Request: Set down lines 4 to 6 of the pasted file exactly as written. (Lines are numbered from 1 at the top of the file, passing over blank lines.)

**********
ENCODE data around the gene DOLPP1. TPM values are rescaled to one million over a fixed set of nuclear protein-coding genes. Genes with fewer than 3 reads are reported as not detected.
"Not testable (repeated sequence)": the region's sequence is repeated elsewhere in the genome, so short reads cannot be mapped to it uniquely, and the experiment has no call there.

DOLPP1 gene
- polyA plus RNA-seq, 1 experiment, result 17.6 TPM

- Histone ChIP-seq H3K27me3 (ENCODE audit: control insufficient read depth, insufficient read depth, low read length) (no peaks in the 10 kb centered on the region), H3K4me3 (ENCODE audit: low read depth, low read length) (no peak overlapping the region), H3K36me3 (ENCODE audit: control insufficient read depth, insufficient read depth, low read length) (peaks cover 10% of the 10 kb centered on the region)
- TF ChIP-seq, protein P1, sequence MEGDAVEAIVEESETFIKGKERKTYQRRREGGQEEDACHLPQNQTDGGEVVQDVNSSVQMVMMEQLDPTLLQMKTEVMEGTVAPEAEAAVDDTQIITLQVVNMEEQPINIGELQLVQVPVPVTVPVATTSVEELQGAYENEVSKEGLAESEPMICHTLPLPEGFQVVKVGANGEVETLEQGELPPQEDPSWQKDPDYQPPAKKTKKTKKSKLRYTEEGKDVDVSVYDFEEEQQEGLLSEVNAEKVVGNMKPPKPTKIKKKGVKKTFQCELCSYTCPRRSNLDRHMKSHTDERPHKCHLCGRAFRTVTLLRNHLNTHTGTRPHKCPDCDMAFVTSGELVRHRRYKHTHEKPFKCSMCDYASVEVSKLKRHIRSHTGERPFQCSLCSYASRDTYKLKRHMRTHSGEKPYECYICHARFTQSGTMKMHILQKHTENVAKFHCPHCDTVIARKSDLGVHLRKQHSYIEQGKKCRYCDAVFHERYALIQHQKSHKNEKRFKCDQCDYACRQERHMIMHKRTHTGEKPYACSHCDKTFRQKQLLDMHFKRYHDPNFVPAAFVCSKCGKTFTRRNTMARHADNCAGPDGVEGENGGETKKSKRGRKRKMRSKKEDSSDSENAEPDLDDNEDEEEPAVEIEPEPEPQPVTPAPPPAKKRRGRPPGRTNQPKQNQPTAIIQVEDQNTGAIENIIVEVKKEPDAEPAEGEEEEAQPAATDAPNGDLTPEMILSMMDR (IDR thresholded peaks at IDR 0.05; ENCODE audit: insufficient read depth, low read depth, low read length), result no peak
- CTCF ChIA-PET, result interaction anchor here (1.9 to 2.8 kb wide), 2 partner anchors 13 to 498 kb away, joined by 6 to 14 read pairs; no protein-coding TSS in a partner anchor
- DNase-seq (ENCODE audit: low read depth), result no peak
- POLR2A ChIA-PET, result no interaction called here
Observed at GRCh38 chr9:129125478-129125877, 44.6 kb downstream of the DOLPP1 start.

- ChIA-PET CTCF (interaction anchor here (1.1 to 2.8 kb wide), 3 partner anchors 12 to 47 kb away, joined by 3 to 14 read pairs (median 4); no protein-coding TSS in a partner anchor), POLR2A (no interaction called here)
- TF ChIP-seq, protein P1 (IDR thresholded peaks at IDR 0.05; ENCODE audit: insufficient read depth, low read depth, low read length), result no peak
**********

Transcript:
- polyA plus RNA-seq, 1 experiment, result 17.6 TPM

- Histone ChIP-seq H3K27me3 (ENCODE audit: control insufficient read depth, insufficient read depth, low read length) (no peaks in the 10 kb centered on the region), H3K4me3 (ENCODE audit: low read depth, low read length) (no peak overlapping the region), H3K36me3 (ENCODE audit: control insufficient read depth, insufficient read depth, low read length) (peaks cover 10% of the 10 kb centered on the region)
- TF ChIP-seq, protein P1, sequence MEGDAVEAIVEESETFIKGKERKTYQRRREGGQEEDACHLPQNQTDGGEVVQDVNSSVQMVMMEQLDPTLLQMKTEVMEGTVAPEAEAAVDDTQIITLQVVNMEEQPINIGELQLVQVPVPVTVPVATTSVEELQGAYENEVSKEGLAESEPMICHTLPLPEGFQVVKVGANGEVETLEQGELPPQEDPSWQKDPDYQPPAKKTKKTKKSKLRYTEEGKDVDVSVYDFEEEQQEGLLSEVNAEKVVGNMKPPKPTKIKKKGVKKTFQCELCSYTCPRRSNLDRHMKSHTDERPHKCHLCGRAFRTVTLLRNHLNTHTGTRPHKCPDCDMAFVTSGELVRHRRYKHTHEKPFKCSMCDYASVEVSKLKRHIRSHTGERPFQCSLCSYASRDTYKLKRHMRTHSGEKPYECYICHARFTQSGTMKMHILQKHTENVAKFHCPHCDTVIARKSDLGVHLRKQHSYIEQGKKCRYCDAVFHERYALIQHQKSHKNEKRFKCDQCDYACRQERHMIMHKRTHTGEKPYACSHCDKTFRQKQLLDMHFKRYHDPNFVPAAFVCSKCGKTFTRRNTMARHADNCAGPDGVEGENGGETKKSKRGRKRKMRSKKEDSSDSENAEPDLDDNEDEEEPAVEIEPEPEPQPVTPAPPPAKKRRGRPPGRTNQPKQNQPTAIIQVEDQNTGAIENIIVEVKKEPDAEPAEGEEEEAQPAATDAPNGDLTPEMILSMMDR (IDR thresholded peaks at IDR 0.05; ENCODE audit: insufficient read depth, low read depth, low read length), result no peak